Though renewable energy investments stalled in 2018 while fossil dollars surged, legendary UK solar entrepreneur Jeremy Leggett believes a combination of public pressure and market forces will soon topple the fossil industry with a speed and conclusiveness comparable to the collapse of the Berlin Wall.
In a blog post written to mark the 21st anniversary of UK-based Solarcentury, the company he founded and served as its first CEO, Leggett finds hope in the numbers: despite last year’s investment drop to US$304 billion, the global renewables industry managed to install 180 gigawatts, 60% of the 300 GW the International Energy Agency (IEA) recently identified as an annual imperative through 2030 if countries are to hit what he calls the “survival trajectory” of the Paris targets.
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Well over half of that total was solar, he adds.
Working against such a trajectory, he acknowledges, is that fossil investment surged to US$1.2 trillion.
A “justifiable reaction” to such news, Leggett writes, “might be to wonder if we are all collectively mad,” given the apparent ongoing willingness to “permit our pension funds, banks, and other financial institutions essentially to bankroll collective suicide and ecocide”—all of that in the face of irrefutable evidence both scientific and experiential, and growing public and intergenerational outcry.
But he says the next part of the story might be reminiscent of the moment when a famous 20th century symbol of entrenched power crumbled virtually overnight: the fall of the Berlin Wall. Leggett happened to be in Berlin not long before the wall met its end, and “I remember thinking that in the context of those times—glasnost rampant in Moscow and east-west arms control negotiations in the news every day—‘this is crazy. It cannot last. The pressure in society is just too great.’”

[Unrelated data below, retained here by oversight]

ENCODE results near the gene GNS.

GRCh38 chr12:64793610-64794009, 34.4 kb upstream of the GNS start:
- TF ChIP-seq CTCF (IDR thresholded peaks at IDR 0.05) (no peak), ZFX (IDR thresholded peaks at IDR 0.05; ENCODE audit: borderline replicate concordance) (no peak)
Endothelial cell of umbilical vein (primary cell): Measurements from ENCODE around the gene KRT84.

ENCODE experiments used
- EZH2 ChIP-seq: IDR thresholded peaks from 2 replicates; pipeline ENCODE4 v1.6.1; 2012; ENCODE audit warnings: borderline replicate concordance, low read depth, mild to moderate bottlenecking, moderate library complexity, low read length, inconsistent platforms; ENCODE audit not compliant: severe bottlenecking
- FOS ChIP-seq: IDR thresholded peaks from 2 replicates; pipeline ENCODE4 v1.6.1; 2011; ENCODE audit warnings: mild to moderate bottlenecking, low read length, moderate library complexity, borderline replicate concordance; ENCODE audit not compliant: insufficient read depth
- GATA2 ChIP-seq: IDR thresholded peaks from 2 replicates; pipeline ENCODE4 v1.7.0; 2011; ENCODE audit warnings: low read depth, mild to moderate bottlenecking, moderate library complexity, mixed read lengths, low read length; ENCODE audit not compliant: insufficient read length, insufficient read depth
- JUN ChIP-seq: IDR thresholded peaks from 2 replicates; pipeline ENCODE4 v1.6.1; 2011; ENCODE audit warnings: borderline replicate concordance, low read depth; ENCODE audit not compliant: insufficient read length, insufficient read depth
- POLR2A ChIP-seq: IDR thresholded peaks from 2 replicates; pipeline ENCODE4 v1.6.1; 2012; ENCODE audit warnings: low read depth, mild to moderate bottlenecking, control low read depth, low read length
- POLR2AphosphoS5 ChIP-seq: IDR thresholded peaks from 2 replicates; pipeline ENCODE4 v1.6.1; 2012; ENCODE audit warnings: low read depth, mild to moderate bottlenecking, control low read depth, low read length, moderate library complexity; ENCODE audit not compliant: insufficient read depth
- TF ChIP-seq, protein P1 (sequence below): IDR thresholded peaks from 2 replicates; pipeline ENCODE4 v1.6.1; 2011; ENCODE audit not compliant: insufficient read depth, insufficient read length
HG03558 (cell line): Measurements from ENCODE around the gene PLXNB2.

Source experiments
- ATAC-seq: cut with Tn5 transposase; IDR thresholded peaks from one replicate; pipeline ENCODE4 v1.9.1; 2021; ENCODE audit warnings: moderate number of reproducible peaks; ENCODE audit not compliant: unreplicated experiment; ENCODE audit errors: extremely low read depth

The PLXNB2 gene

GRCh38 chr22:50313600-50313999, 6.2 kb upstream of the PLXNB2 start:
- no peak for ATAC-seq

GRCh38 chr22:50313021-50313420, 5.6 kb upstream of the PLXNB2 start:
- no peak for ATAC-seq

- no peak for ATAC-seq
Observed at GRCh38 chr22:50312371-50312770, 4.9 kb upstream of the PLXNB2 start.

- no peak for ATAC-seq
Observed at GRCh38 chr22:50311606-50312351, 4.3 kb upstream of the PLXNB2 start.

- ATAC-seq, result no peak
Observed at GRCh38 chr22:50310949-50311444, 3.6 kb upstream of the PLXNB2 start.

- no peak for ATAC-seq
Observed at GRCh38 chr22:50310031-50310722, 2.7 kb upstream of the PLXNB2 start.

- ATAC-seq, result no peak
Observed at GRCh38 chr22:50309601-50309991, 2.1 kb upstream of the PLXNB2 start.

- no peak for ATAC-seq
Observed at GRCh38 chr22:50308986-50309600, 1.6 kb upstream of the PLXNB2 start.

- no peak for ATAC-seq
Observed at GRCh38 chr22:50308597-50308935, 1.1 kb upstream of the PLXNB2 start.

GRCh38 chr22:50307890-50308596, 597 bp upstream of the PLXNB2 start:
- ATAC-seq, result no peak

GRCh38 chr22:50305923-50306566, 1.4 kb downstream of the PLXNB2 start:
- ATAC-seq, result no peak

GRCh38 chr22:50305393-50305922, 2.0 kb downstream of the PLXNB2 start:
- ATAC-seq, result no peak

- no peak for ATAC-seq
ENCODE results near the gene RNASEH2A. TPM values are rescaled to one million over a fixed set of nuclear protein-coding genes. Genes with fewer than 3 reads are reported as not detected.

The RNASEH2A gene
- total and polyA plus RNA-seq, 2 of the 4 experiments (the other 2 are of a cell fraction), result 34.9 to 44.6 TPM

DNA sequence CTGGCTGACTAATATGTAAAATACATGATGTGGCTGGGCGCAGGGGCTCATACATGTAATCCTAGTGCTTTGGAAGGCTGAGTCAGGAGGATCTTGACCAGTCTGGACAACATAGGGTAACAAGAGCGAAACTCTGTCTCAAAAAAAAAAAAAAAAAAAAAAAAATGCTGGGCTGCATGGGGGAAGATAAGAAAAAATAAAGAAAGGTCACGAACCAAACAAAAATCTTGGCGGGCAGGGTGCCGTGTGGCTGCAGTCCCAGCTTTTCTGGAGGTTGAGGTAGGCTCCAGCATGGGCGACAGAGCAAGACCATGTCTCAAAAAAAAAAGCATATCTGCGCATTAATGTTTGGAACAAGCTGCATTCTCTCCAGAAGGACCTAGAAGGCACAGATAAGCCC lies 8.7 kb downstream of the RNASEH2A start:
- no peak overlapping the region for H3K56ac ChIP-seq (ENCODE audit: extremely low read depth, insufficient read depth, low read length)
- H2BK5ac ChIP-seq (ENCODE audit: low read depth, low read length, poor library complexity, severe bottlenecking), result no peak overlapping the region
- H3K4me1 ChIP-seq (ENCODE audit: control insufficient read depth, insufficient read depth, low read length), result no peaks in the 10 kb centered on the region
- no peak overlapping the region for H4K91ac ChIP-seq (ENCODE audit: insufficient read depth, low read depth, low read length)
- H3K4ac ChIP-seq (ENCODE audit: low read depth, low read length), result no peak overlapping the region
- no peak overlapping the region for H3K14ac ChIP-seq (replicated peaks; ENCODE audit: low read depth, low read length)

So too, writes Leggett, is the growing pressure today to close the “survival investment gap”, the gap between current investment in renewables and the amounts needed to ensure a habitable planet.
Citing Solarcentury’s own mission “to make as big a difference as we can in fighting climate chaos,” Leggett notes that the company is “well-positioned for a useful contribution” to the IEA’s own 300-GW annual target, with a slate of international solar projects set to deliver an average of about a gigawatt per year. “How difficult is it to imagine 300 or so Solarcentury’s around the world?” he asks.
Even combining the IEA’s 300-GW threshold with the far more ambitious LUT EnergyWatch scenario which “sees an average 700 GW of solar alone installed per year through 2030,” the upshot is that “we need hundreds of Solarcentury-scale companies to deliver the Paris survival trajectory, not thousands,” he says. And that is “doable, for sure”.
Leggett judges it “impossible to identify a specific trigger or triggers” that will send investors stampeding en masse away from their doomed alliance with fossils and into new and vital partnerships with companies like Solarcentury. But “given the propensity of investors to act as a crowd, once their collective sentiment tips,” the shift will be as decisive and rapid as the Berlin Wall’s fall.